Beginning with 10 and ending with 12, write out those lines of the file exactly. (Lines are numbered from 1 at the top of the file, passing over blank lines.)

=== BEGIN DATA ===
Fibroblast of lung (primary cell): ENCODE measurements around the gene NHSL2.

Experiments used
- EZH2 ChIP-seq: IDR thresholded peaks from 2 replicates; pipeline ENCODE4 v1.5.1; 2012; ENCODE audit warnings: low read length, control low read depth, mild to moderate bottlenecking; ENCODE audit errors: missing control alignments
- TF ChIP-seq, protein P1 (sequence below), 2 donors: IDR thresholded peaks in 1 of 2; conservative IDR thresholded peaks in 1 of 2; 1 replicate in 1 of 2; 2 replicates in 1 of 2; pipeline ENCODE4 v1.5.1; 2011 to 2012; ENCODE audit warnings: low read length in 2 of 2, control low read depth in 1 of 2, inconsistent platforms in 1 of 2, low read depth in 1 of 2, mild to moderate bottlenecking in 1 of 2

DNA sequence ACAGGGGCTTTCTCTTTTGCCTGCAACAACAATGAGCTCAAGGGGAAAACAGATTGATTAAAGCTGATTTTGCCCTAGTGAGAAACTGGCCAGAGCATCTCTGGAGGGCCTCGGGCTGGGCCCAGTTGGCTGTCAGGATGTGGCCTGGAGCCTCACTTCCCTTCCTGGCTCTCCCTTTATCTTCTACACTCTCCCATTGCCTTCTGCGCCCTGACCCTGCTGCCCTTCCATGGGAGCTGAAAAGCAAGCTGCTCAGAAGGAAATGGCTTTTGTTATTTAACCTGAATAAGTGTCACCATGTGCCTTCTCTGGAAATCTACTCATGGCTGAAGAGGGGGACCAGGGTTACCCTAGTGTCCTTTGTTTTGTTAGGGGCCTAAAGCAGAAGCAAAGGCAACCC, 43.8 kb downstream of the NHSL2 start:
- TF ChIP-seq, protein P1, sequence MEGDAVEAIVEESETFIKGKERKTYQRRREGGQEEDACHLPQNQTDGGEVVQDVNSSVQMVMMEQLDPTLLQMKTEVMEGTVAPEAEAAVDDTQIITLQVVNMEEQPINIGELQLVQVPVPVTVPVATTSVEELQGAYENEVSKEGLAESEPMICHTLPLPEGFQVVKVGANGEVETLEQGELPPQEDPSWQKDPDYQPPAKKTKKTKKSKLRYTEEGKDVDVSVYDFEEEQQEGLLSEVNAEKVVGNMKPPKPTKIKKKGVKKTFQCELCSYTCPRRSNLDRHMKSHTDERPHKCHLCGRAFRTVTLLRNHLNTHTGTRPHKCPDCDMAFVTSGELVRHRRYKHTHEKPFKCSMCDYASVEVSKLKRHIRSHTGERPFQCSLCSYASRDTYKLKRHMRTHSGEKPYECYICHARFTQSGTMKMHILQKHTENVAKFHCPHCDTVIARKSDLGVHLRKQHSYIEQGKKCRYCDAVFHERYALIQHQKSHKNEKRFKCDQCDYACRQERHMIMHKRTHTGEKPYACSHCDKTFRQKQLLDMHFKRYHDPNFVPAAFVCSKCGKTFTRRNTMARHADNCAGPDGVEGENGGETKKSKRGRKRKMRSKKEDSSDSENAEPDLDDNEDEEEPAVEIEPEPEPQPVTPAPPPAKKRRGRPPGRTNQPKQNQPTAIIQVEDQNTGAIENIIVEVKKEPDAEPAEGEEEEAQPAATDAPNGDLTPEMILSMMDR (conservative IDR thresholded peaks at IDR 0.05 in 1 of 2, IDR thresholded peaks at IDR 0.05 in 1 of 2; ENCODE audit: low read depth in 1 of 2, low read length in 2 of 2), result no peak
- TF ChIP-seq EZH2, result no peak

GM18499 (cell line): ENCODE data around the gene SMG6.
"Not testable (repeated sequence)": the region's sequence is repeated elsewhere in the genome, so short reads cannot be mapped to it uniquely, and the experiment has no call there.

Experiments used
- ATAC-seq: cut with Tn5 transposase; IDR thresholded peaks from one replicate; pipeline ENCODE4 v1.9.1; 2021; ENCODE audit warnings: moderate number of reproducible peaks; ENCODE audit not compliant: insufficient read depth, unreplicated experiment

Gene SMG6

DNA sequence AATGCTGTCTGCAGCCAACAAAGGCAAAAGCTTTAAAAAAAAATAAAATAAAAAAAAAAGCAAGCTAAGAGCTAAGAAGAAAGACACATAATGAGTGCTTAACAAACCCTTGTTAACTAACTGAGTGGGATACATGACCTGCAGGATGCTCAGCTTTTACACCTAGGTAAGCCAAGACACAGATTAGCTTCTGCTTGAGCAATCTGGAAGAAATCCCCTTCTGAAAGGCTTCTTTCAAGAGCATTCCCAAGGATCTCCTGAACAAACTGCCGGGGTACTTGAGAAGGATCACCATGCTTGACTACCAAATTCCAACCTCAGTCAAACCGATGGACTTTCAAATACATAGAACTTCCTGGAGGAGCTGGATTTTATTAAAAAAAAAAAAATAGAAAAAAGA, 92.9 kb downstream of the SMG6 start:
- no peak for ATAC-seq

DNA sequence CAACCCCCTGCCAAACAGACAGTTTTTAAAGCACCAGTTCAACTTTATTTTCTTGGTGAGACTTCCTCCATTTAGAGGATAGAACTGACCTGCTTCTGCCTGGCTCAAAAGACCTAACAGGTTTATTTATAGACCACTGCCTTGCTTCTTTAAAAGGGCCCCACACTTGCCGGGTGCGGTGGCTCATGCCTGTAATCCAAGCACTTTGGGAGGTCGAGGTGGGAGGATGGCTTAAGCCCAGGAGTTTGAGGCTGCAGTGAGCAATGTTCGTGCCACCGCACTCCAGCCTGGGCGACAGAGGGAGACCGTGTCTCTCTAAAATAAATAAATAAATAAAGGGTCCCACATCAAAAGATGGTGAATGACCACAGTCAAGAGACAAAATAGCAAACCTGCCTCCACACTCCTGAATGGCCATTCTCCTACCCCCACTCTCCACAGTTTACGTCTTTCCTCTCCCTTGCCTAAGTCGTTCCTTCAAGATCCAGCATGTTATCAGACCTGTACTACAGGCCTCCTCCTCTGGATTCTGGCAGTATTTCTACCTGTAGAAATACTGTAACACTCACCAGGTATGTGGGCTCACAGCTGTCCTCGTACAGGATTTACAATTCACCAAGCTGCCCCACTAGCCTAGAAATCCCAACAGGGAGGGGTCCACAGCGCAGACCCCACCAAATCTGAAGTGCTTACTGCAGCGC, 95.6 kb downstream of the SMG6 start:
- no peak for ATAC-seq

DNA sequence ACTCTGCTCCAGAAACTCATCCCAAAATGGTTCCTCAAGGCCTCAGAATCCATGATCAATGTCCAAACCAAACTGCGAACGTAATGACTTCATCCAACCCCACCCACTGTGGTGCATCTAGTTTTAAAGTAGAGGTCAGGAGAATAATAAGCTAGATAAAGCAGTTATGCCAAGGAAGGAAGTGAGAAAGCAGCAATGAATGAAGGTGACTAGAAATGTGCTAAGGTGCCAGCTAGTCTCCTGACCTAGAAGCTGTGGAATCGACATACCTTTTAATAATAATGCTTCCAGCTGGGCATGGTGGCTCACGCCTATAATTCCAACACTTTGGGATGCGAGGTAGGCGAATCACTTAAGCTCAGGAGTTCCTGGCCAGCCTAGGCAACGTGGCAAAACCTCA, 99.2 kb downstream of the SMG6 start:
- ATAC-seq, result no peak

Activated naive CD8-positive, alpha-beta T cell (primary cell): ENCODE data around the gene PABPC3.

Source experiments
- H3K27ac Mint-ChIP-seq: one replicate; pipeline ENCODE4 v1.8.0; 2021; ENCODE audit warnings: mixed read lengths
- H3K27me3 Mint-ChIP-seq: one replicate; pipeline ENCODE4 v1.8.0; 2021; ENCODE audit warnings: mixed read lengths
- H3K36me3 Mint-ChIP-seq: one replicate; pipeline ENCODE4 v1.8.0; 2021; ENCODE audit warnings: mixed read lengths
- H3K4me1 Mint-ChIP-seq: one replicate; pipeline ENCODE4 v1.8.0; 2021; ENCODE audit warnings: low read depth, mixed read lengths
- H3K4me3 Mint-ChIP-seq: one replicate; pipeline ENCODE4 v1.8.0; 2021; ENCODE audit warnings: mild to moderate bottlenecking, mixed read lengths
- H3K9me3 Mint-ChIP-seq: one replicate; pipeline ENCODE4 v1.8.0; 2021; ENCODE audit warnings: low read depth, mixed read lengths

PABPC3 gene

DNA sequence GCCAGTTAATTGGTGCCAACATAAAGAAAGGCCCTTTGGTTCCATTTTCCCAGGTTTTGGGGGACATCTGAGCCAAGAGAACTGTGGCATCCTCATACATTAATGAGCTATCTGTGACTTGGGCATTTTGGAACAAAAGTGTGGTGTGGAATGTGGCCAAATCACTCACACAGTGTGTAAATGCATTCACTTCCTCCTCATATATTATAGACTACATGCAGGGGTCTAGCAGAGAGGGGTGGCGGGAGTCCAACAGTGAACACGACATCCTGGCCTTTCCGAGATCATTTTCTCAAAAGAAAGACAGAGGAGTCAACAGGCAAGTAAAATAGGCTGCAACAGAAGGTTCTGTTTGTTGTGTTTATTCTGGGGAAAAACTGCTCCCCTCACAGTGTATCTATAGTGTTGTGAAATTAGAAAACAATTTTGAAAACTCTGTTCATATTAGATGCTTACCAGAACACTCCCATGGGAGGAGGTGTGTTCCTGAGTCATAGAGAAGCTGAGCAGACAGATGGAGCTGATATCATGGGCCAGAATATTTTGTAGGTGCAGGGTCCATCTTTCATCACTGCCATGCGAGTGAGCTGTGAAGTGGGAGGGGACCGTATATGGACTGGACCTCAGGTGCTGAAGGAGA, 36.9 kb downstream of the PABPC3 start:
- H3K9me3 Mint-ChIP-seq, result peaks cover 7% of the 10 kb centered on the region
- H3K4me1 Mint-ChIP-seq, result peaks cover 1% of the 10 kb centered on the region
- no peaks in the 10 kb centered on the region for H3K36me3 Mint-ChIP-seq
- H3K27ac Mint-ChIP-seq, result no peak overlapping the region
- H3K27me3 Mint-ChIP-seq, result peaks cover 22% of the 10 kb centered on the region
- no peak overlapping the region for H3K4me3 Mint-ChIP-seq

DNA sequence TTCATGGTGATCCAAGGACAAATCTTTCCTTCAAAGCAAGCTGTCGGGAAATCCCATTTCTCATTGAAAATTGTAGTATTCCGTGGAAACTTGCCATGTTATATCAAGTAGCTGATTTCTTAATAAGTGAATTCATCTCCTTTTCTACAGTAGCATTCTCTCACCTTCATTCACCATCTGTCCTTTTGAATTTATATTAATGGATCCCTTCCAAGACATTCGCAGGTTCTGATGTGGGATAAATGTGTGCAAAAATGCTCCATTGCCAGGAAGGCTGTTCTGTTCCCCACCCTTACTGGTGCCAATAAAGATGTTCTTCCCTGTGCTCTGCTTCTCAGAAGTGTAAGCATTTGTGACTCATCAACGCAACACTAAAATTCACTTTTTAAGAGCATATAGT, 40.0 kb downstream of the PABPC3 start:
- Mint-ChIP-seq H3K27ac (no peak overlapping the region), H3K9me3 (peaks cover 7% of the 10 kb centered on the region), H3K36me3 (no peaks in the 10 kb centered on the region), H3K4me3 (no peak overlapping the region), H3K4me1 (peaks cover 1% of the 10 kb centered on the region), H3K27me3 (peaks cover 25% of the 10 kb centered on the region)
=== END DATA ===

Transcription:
Experiments used
- ATAC-seq: cut with Tn5 transposase; IDR thresholded peaks from one replicate; pipeline ENCODE4 v1.9.1; 2021; ENCODE audit warnings: moderate number of reproducible peaks; ENCODE audit not compliant: insufficient read depth, unreplicated experiment

Gene SMG6